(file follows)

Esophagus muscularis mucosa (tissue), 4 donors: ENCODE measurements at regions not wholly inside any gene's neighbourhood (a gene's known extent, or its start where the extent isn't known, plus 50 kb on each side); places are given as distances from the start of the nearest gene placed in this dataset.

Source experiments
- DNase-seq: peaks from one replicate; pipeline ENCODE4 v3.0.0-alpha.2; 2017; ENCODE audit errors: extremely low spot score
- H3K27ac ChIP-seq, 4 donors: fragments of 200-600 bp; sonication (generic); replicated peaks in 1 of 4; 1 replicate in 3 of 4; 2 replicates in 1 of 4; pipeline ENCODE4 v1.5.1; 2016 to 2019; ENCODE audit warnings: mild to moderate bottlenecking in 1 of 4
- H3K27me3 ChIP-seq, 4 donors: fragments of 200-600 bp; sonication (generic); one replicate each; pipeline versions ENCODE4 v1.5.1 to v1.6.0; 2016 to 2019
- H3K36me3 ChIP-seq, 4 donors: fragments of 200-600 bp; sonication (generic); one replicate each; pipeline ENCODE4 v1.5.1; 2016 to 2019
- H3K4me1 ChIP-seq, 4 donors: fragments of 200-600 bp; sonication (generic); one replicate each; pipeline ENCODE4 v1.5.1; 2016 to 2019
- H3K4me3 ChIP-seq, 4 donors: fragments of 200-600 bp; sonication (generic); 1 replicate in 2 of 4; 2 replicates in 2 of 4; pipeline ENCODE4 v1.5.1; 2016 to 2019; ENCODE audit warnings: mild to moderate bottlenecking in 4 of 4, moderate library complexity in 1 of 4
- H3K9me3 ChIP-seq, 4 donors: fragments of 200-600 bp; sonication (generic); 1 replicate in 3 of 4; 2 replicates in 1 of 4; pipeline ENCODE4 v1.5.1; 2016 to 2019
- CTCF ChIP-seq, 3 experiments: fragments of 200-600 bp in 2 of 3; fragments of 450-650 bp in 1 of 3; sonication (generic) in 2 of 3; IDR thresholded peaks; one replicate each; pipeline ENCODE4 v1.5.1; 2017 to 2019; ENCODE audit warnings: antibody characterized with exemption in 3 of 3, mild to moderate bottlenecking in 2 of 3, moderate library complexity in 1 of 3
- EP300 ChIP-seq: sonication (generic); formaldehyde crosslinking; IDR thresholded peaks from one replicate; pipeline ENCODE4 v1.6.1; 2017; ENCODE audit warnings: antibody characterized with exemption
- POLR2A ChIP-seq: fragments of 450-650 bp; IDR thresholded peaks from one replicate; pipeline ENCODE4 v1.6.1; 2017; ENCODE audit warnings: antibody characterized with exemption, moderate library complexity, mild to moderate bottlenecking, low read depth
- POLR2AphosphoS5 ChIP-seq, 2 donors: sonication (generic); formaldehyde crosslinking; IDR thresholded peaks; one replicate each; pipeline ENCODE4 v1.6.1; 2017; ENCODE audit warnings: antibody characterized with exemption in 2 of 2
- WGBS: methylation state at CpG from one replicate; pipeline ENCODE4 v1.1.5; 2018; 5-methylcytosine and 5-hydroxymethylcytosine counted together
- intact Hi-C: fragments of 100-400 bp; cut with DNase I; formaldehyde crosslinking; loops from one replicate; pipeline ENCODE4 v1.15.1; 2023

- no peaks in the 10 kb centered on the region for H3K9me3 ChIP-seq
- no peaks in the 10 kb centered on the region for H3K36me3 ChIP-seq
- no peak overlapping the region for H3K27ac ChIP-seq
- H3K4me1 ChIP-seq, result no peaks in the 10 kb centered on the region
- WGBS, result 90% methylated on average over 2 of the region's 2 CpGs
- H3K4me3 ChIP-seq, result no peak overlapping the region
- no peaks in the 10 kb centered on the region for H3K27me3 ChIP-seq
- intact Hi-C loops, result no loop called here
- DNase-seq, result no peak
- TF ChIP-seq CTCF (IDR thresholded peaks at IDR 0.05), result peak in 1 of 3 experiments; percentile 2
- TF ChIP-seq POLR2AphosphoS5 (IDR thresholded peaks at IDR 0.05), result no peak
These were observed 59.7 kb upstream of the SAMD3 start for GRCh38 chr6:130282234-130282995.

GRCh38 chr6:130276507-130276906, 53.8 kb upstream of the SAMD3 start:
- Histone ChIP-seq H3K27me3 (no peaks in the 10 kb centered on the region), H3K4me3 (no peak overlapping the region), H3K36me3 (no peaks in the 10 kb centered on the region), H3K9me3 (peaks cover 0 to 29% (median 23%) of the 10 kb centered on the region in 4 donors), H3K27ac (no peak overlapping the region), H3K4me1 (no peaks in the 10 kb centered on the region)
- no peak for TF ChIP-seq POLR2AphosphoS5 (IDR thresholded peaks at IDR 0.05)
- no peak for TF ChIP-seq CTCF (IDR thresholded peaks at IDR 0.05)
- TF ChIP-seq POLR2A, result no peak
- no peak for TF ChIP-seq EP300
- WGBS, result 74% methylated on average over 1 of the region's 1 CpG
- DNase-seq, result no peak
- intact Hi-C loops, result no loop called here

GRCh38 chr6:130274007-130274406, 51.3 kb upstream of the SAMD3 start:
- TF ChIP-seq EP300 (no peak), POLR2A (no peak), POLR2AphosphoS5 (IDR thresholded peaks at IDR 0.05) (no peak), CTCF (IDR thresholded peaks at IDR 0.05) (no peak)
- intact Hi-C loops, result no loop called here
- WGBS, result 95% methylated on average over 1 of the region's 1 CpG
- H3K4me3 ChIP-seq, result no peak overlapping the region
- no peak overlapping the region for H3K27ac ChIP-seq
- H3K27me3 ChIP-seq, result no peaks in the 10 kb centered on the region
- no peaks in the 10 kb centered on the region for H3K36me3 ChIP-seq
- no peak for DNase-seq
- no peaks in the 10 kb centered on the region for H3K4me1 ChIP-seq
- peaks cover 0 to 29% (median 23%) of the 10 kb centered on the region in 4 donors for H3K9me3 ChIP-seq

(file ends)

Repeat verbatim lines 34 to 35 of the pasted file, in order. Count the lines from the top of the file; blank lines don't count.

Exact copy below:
- WGBS, result 74% methylated on average over 1 of the region's 1 CpG
- DNase-seq, result no peak